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ARRL Special Bulletin ARLX004 (2008)

ARLX004 Ronald A Parise, WA4SIR, SK

QST de W1AW  
Special Bulletin 4  ARLX004
From ARRL Headquarters  
Newington CT  May 12, 2008
To all radio amateurs 

ARLX004 Ronald A Parise, WA4SIR, SK
Dr Ronald A. Parise, PhD, WA4SIR, passed away Friday May 9, 2008
after a very long and courageous battle with cancer. He was 57.

Parise flew as a payload specialist on two space shuttle missions:
STS-35 on Columbia in December 1990 and STS-67 on the Endeavour in
March 1995. These two missions, ASTRO-1 and ASTRO-2 respectively,
carried out ultraviolet and x-ray astronomical observations, logging
more than 614 hours and 10.6 million miles in space.

Parise was one of the first astronomers to operate a telescope from
space, making hundreds of observations during the mission.  Amateur
Radio on the International Space Station (ARISS) Chairman Frank H.
Bauer, KA3HDO, said Parise's personal contributions to these two
missions provided scientists with "an unprecedented view of our
universe, expanding our understanding of the birth, life and death
of stars and galaxies."

First licensed when he was 11, Parise kept Amateur Radio at the
forefront of everything he did, including his operations from space.
During his two shuttle flights, he spoke with hundreds of hams on
the ground. He was instrumental in guiding the development of a
simple ham radio system that could be used in multiple
configurations on the space shuttle; as a result, his first flight
on Columbia ushered in what Bauer called the "frequent flyer era" of
the Shuttle Amateur Radio Experiment (SAREX) payload.

Parise was the first ham in space to operate packet radio. "His
flight pioneered the telebridge ground station concept to enable
more schools to talk to shuttle crew members despite time and orbit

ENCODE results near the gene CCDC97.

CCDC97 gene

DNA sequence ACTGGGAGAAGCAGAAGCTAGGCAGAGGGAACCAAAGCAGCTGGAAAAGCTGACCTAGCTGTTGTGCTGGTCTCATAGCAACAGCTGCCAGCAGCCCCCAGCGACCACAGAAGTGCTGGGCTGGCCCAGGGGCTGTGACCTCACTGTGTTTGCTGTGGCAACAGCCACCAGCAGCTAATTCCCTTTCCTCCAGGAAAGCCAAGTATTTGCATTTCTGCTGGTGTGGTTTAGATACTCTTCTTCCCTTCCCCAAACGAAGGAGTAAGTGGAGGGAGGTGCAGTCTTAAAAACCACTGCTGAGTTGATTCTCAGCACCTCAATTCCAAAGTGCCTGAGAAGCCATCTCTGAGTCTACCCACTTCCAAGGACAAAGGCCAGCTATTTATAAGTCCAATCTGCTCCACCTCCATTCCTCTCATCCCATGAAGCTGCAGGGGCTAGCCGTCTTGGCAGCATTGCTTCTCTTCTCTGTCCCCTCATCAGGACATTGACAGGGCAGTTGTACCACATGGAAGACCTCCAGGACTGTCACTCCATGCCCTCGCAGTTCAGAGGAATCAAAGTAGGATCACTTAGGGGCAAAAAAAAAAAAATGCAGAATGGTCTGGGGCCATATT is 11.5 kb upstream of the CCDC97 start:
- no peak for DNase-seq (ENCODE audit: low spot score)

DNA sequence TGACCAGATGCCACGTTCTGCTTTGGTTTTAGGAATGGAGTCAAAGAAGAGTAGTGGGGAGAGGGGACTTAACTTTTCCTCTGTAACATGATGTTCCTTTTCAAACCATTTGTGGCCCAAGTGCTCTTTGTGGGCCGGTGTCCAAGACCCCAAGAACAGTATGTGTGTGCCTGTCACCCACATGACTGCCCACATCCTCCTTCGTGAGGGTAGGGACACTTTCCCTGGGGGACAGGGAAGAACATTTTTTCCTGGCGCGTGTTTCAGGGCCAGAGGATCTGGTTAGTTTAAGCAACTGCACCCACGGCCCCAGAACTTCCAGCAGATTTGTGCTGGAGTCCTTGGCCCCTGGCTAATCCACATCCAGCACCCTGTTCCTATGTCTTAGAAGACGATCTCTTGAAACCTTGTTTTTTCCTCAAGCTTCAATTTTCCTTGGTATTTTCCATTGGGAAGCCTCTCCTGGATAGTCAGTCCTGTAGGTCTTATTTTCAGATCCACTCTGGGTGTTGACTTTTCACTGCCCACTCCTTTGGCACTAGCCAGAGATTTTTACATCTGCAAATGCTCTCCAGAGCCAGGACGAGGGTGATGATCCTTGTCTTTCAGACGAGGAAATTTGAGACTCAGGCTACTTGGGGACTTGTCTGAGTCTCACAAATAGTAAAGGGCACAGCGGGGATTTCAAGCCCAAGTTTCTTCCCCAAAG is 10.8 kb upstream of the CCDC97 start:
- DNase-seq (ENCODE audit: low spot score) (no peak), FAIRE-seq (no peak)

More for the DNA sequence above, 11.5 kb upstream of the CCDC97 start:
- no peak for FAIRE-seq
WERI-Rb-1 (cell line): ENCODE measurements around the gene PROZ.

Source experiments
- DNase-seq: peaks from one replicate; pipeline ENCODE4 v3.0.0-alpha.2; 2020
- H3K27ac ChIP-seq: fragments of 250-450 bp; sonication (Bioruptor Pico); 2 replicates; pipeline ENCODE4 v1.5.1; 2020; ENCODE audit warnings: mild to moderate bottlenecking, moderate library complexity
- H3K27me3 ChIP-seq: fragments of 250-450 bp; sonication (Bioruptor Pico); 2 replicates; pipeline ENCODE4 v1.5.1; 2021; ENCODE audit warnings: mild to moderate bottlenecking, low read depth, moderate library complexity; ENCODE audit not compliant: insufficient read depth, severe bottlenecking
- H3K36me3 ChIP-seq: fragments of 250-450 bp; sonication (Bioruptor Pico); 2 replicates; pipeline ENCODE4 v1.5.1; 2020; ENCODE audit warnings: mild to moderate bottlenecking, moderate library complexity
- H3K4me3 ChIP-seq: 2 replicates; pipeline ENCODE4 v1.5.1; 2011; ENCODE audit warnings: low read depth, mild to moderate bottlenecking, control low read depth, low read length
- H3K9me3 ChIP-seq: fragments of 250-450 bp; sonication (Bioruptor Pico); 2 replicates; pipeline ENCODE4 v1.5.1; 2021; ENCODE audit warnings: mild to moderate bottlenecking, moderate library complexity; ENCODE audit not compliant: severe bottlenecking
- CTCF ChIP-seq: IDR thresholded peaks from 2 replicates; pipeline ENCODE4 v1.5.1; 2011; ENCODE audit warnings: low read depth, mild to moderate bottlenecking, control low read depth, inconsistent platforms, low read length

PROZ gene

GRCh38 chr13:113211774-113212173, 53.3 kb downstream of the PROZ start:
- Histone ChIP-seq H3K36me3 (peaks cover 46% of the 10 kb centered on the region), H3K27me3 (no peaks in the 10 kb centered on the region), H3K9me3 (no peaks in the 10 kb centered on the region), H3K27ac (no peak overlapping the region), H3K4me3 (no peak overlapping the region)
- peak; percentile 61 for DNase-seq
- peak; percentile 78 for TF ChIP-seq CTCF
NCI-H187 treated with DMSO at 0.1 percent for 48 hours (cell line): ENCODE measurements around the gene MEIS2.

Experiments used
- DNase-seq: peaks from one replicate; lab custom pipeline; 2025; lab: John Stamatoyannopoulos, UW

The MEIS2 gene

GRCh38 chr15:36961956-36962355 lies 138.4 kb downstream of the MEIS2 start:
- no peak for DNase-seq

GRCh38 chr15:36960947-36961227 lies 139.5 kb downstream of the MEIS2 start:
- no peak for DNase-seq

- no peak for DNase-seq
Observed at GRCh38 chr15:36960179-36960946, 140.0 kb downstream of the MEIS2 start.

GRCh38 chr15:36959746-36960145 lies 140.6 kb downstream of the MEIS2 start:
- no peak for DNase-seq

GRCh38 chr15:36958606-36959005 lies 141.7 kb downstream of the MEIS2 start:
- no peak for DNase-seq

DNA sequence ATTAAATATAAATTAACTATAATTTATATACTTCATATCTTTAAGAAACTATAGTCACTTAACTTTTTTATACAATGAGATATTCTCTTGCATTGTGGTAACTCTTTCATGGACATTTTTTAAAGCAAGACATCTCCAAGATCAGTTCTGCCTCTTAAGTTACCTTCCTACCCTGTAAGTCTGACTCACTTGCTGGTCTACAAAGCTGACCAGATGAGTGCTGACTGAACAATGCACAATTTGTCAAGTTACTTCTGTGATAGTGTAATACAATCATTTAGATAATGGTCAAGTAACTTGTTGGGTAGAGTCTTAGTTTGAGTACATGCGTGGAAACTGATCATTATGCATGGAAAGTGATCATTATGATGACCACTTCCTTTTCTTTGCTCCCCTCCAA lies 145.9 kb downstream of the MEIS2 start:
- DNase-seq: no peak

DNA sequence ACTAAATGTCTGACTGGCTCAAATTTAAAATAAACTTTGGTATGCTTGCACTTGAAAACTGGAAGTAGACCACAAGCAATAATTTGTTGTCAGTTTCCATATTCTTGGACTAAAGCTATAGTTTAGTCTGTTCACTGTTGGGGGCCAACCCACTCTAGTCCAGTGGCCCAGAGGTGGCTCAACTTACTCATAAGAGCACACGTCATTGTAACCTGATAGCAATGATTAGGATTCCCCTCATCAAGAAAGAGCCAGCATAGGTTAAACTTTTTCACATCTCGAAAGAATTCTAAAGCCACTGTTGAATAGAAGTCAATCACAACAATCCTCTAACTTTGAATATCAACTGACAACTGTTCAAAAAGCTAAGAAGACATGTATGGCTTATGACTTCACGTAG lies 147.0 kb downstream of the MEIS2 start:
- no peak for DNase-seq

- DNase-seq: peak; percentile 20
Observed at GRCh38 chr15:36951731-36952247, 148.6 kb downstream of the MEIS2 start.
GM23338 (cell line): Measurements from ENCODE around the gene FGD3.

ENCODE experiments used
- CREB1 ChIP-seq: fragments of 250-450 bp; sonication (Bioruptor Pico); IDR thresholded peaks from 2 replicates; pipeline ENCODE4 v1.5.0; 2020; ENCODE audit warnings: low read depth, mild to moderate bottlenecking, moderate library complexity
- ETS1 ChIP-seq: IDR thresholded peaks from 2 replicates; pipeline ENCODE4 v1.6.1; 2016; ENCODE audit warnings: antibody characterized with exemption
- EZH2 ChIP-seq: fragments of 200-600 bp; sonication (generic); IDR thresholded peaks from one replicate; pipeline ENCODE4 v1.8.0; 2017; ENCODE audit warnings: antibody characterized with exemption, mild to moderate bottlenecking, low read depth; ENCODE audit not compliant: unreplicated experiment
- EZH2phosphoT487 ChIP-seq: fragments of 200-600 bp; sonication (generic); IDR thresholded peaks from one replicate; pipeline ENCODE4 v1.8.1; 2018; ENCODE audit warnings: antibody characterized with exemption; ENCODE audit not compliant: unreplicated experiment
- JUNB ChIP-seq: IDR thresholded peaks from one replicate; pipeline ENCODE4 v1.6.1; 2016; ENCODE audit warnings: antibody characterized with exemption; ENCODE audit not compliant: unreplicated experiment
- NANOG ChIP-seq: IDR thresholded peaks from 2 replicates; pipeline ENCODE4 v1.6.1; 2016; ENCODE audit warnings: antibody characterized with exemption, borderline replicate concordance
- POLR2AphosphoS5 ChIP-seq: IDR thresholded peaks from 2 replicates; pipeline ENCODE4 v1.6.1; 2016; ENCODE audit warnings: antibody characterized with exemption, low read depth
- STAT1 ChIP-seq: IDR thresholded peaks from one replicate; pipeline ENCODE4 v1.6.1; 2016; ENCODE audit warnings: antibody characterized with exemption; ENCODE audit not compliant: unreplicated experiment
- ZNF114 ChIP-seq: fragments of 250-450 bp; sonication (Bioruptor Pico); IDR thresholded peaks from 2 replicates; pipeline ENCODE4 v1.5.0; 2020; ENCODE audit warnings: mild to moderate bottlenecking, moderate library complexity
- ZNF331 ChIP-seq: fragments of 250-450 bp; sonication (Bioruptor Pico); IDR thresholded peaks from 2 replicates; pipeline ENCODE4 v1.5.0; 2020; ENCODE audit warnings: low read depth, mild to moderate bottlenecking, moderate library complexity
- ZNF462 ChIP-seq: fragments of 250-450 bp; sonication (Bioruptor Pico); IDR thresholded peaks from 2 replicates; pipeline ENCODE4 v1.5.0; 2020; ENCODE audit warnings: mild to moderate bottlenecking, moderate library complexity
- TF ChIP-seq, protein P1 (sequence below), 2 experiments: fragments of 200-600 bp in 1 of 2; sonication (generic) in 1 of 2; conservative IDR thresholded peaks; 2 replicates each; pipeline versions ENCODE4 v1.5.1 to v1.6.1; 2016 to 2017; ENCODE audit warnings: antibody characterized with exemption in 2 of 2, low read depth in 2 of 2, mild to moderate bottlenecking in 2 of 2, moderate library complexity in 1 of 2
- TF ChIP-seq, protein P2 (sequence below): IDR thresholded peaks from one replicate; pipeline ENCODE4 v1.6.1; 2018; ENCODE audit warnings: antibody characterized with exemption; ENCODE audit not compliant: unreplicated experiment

constraints," Bauer said. "In his two shuttle flights, he inspired
countless students to seek technical careers and he created memories
at the schools and communities that will never be forgotten. Ron was
also the ultimate ham radio operator -- in space and on the ground."

Bauer said that Parise's love for Amateur Radio and his love of
inspiring students continued well beyond his two shuttle flights:
"During the formation of the ARISS program, Ron was a tremendous
resource to the newly forming international team. I know of many
instances where Ron's wisdom and sage advice was instrumental in
helping our international team resolve issues when we reached
critical technical or political roadblocks. He was a key volunteer
in the development of the ham radio hardware systems that are now
on-board ISS. The ARISS team is deeply indebted to WA4SIR for his
leadership, technical advice and tremendous vision."

Parise worked hand-in-hand with the students at the US Naval Academy
and Embry-Riddle Aeronautical University on the development of their
student satellites. He helped develop Radio Jove, a student
educational project to listen to the radio signals emanating from
Jupiter. Parise spoke at numerous schools over the years, inspiring
students to pursue careers in science, math and technology.

"Ron Parise was--and continues to be--an inspiration to countless
students, ham radio operators, and friends the world over. His
accomplishments were many, including space explorer, pioneer,
astrophysicist, pilot, ham radio operator, avionics and software
expert, inspirational speaker and motivator, student satellite
mentor, husband, father and friend. While he certainly did some
truly extraordinary things in his lifetime, Ron Parise is best known
and cherished for keeping family and friends first, and for this, we
will miss him most," Bauer said.

In an effort to continue Parise's work to inspire the next
generation, his family has set up a scholarship fund in Parise's
honor for students pursuing technical degrees at Youngtown State
University, Parise's alma mater. In lieu of flowers, those
interested are welcome to send donations to the Dr Ronald A.  Parise
Scholarship Fund, Youngstown State University, One University Plaza,
Youngstown, OH 44555.


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